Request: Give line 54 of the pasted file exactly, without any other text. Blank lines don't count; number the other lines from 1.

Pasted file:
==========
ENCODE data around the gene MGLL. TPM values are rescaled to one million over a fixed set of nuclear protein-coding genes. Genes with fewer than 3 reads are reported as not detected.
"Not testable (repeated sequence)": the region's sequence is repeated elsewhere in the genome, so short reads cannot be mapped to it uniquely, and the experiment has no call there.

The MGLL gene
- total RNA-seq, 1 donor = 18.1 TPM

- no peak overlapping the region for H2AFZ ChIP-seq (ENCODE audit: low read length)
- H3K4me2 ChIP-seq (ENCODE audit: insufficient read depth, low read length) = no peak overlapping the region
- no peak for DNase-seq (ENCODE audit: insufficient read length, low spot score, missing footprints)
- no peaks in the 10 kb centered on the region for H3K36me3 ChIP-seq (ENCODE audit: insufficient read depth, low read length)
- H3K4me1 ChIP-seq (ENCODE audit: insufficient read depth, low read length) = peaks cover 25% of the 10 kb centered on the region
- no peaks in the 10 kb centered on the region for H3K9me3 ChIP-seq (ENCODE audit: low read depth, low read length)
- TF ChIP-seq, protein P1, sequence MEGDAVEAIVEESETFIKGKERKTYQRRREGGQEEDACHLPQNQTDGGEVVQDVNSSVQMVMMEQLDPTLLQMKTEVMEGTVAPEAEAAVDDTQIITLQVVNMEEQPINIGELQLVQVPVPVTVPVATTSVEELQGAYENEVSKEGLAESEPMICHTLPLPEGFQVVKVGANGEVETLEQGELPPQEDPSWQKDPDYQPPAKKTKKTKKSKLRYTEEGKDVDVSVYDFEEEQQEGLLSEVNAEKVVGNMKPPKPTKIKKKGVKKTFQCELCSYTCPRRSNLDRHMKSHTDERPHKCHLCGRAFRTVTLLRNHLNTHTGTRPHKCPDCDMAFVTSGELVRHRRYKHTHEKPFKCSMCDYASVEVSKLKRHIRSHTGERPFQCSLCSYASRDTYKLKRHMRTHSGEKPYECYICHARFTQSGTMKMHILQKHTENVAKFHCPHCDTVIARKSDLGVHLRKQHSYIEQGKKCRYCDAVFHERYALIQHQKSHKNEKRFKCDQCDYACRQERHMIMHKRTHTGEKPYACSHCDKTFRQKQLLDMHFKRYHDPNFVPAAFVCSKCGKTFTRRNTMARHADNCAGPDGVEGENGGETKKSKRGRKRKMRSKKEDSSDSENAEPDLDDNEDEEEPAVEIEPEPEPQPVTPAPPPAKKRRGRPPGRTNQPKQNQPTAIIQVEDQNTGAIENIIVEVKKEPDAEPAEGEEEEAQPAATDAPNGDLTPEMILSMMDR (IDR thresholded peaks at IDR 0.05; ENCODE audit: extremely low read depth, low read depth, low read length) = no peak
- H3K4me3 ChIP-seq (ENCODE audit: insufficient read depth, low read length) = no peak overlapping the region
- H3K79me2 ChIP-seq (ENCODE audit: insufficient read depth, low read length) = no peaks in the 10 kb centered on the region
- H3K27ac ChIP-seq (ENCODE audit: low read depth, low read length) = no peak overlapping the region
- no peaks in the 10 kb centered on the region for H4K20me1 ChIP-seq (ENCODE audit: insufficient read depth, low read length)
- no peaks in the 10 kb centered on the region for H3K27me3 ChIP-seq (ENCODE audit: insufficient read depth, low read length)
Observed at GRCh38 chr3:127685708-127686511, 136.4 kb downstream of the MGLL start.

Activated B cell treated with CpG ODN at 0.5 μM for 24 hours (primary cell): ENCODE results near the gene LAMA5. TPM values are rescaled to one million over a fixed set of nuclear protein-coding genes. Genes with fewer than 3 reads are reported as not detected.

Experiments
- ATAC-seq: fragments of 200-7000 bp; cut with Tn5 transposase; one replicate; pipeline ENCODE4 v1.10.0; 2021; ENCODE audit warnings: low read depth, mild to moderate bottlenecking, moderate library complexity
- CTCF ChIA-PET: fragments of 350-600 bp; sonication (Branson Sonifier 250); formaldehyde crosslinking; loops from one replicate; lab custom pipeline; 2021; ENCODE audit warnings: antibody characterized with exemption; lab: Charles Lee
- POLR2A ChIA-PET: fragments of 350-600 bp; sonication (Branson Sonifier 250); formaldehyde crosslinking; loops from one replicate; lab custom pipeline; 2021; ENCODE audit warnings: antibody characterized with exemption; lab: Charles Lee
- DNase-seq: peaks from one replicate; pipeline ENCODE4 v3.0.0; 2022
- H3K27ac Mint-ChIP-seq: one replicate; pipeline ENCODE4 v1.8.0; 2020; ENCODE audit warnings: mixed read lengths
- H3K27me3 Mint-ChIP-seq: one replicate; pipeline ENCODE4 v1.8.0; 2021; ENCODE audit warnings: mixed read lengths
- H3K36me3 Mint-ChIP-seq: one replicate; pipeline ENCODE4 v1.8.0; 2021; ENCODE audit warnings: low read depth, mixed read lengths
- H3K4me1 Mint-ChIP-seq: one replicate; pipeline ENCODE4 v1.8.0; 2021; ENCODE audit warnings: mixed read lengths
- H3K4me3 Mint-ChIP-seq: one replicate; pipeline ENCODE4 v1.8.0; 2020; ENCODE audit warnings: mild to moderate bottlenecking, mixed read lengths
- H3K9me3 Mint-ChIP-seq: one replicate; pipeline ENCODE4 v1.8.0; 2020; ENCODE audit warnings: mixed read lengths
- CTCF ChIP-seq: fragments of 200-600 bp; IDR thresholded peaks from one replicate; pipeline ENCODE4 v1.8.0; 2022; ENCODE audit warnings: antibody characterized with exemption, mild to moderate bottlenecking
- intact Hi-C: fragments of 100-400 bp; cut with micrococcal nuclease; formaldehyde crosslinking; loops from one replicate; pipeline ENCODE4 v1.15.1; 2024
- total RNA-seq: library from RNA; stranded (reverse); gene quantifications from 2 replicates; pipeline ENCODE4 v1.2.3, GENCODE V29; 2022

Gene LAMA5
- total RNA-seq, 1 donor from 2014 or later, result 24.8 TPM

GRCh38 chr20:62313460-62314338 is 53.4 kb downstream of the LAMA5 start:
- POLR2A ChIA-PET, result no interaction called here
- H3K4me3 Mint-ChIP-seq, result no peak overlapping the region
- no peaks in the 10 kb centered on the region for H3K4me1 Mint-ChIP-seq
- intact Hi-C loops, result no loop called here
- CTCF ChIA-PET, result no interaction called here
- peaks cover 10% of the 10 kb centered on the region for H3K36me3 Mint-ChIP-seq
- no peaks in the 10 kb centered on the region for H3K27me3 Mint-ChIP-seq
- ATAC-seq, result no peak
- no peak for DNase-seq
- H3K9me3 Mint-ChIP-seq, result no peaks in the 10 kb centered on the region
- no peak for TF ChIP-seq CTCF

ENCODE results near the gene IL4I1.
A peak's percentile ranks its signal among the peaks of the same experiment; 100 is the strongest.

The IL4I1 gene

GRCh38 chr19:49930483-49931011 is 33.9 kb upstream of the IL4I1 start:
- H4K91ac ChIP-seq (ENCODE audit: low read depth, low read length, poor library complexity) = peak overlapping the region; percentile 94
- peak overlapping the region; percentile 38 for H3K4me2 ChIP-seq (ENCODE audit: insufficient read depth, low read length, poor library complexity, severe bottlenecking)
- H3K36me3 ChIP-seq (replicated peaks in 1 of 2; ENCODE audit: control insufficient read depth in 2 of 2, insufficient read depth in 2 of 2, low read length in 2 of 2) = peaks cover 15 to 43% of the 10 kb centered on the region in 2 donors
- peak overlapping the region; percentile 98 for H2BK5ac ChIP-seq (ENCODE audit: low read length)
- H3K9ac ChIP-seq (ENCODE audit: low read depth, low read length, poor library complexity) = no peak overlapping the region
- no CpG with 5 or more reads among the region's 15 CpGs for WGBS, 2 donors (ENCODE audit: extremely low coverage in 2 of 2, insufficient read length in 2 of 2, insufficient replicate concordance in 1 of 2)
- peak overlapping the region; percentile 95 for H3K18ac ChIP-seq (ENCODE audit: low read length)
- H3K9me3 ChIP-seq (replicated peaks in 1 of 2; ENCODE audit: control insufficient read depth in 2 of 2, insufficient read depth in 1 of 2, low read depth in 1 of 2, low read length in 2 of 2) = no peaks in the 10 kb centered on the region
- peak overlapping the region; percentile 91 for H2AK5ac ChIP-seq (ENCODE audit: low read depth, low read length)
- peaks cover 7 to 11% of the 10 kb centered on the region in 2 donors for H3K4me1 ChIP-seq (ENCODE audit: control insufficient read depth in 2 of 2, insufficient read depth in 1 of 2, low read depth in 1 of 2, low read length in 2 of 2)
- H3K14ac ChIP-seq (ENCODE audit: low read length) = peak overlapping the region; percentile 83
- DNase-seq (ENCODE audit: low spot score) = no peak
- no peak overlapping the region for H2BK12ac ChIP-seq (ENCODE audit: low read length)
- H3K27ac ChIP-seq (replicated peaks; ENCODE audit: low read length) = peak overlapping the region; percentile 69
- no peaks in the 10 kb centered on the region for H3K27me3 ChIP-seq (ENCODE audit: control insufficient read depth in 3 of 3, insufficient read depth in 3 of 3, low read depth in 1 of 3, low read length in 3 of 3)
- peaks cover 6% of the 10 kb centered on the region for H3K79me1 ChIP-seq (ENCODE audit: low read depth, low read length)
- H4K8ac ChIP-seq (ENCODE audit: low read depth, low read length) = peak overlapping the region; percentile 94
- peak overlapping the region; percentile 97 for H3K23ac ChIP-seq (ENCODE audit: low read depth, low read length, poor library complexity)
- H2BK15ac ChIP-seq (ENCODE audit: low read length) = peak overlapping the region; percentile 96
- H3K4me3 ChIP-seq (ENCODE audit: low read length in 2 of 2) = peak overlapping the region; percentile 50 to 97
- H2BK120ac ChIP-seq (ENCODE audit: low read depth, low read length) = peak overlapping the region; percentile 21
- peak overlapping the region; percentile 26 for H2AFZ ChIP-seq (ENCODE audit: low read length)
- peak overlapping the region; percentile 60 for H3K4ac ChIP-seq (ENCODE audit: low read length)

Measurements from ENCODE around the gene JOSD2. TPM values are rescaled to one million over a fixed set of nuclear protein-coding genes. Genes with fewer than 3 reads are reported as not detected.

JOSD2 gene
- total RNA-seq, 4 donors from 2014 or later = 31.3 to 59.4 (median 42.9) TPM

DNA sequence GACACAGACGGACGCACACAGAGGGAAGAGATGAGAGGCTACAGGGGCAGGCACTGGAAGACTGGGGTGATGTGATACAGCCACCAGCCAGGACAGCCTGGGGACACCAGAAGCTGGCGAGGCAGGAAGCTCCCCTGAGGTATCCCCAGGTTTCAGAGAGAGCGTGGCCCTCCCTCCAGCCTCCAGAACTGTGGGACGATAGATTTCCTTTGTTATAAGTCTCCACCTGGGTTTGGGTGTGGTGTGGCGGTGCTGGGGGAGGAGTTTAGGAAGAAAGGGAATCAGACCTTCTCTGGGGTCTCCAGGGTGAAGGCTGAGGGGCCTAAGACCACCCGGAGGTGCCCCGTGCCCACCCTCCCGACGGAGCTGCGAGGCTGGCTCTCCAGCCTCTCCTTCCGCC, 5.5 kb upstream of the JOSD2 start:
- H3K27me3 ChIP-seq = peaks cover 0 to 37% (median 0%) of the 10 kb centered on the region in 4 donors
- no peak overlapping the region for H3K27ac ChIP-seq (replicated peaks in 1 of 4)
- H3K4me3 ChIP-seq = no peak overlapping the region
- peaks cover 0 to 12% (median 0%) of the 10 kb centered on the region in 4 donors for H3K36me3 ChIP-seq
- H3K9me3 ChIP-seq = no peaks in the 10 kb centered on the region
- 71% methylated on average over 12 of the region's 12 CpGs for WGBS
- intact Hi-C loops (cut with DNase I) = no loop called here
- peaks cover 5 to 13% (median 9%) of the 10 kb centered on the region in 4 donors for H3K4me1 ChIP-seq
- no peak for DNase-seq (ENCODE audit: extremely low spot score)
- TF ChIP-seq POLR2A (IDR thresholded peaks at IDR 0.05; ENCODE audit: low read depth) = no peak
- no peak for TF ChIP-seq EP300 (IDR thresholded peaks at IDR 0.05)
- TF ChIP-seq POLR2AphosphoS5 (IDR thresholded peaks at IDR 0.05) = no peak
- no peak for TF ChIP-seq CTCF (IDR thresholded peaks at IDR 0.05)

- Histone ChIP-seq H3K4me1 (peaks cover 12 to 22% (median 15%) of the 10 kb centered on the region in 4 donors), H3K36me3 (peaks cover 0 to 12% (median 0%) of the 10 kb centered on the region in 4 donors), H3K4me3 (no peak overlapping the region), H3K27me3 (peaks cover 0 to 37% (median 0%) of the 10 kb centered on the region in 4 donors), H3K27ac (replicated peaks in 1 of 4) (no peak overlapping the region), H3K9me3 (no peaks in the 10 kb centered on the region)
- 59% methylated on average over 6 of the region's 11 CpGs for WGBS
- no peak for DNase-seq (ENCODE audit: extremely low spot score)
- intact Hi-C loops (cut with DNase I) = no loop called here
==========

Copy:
- peak overlapping the region; percentile 98 for H2BK5ac ChIP-seq (ENCODE audit: low read length)